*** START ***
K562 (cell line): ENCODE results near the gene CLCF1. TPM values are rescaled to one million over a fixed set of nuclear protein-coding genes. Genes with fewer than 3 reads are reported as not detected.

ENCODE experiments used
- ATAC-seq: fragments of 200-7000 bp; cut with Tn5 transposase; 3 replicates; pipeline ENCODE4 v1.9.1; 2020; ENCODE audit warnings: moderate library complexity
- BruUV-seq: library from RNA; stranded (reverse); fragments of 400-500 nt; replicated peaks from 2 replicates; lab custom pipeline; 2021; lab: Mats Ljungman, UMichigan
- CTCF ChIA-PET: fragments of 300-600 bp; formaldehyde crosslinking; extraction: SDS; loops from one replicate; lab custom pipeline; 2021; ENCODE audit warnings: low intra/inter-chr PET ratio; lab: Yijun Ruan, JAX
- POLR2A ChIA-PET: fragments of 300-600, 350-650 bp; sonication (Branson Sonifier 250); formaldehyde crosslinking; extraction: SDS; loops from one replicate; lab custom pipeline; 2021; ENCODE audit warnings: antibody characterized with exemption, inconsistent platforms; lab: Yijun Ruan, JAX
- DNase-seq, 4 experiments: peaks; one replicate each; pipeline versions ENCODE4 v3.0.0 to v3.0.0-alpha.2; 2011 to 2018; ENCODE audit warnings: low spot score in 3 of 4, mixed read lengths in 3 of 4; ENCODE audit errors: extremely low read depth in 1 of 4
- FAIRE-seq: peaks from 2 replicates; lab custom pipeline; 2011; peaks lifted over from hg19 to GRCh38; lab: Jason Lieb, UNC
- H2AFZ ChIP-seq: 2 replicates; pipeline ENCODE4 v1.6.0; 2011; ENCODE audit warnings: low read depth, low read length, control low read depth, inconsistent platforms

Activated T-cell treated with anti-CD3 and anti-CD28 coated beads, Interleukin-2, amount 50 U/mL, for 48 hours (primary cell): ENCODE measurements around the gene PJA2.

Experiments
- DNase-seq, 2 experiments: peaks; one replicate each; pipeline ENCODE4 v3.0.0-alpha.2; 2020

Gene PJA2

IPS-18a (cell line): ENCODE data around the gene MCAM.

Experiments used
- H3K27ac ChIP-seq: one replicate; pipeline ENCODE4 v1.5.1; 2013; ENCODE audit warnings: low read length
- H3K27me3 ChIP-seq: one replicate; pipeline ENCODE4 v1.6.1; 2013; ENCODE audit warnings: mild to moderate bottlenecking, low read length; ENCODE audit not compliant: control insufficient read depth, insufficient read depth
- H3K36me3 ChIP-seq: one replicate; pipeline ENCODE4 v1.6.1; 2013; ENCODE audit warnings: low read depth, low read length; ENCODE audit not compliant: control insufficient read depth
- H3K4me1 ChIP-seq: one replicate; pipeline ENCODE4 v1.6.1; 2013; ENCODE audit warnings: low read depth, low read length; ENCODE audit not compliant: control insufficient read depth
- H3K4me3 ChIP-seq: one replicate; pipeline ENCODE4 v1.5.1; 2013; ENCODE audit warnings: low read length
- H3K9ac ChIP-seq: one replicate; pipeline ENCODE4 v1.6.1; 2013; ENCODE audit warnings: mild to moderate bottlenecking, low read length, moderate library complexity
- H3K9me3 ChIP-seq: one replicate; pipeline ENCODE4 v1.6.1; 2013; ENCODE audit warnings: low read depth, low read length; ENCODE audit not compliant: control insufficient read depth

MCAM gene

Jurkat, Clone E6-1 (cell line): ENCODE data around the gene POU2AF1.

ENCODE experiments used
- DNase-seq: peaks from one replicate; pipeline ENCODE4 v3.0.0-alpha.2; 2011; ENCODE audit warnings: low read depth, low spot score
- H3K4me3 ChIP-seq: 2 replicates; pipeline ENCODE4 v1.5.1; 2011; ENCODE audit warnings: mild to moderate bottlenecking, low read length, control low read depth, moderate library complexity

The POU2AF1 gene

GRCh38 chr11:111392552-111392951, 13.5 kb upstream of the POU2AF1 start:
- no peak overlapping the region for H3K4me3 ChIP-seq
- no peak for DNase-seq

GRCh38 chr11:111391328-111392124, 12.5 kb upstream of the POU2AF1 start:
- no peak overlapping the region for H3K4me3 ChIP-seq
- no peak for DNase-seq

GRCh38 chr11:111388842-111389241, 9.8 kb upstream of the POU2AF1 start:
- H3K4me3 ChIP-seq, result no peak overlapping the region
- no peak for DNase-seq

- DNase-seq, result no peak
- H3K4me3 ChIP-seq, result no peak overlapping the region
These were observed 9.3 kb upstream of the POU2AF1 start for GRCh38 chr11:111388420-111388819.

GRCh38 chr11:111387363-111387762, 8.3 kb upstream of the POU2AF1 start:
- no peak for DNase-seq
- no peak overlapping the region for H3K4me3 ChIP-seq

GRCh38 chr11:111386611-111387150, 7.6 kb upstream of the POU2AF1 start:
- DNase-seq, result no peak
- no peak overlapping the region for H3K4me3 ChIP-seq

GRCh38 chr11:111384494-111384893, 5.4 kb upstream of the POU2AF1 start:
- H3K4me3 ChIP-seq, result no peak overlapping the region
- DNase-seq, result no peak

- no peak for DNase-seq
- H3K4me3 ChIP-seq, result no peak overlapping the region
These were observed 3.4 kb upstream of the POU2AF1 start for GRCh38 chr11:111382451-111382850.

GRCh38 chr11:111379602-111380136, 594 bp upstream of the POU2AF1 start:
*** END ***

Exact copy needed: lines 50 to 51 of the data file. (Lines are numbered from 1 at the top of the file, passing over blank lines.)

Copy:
- no peak for DNase-seq
- H3K4me3 ChIP-seq, result no peak overlapping the region